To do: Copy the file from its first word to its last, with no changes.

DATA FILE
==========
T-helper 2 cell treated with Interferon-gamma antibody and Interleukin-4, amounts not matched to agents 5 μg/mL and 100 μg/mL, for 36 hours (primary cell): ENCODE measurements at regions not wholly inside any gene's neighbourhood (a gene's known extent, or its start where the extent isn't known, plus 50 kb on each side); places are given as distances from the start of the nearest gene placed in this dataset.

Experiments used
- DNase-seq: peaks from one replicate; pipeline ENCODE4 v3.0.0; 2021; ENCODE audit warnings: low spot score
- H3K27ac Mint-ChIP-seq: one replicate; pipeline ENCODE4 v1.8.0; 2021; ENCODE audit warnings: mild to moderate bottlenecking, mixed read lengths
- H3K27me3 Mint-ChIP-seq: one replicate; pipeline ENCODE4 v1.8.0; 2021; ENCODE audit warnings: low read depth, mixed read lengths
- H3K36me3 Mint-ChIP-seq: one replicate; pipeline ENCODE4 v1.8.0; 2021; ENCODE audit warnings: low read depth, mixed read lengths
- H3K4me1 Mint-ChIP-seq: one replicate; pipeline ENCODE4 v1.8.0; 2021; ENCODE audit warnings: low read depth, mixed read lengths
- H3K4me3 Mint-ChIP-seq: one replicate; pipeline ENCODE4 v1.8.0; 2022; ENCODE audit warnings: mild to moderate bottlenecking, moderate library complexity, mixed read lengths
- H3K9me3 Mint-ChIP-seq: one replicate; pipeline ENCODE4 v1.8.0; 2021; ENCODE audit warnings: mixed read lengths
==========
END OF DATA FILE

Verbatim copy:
T-helper 2 cell treated with Interferon-gamma antibody and Interleukin-4, amounts not matched to agents 5 μg/mL and 100 μg/mL, for 36 hours (primary cell): ENCODE measurements at regions not wholly inside any gene's neighbourhood (a gene's known extent, or its start where the extent isn't known, plus 50 kb on each side); places are given as distances from the start of the nearest gene placed in this dataset.

Experiments used
- DNase-seq: peaks from one replicate; pipeline ENCODE4 v3.0.0; 2021; ENCODE audit warnings: low spot score
- H3K27ac Mint-ChIP-seq: one replicate; pipeline ENCODE4 v1.8.0; 2021; ENCODE audit warnings: mild to moderate bottlenecking, mixed read lengths
- H3K27me3 Mint-ChIP-seq: one replicate; pipeline ENCODE4 v1.8.0; 2021; ENCODE audit warnings: low read depth, mixed read lengths
- H3K36me3 Mint-ChIP-seq: one replicate; pipeline ENCODE4 v1.8.0; 2021; ENCODE audit warnings: low read depth, mixed read lengths
- H3K4me1 Mint-ChIP-seq: one replicate; pipeline ENCODE4 v1.8.0; 2021; ENCODE audit warnings: low read depth, mixed read lengths
- H3K4me3 Mint-ChIP-seq: one replicate; pipeline ENCODE4 v1.8.0; 2022; ENCODE audit warnings: mild to moderate bottlenecking, moderate library complexity, mixed read lengths
- H3K9me3 Mint-ChIP-seq: one replicate; pipeline ENCODE4 v1.8.0; 2021; ENCODE audit warnings: mixed read lengths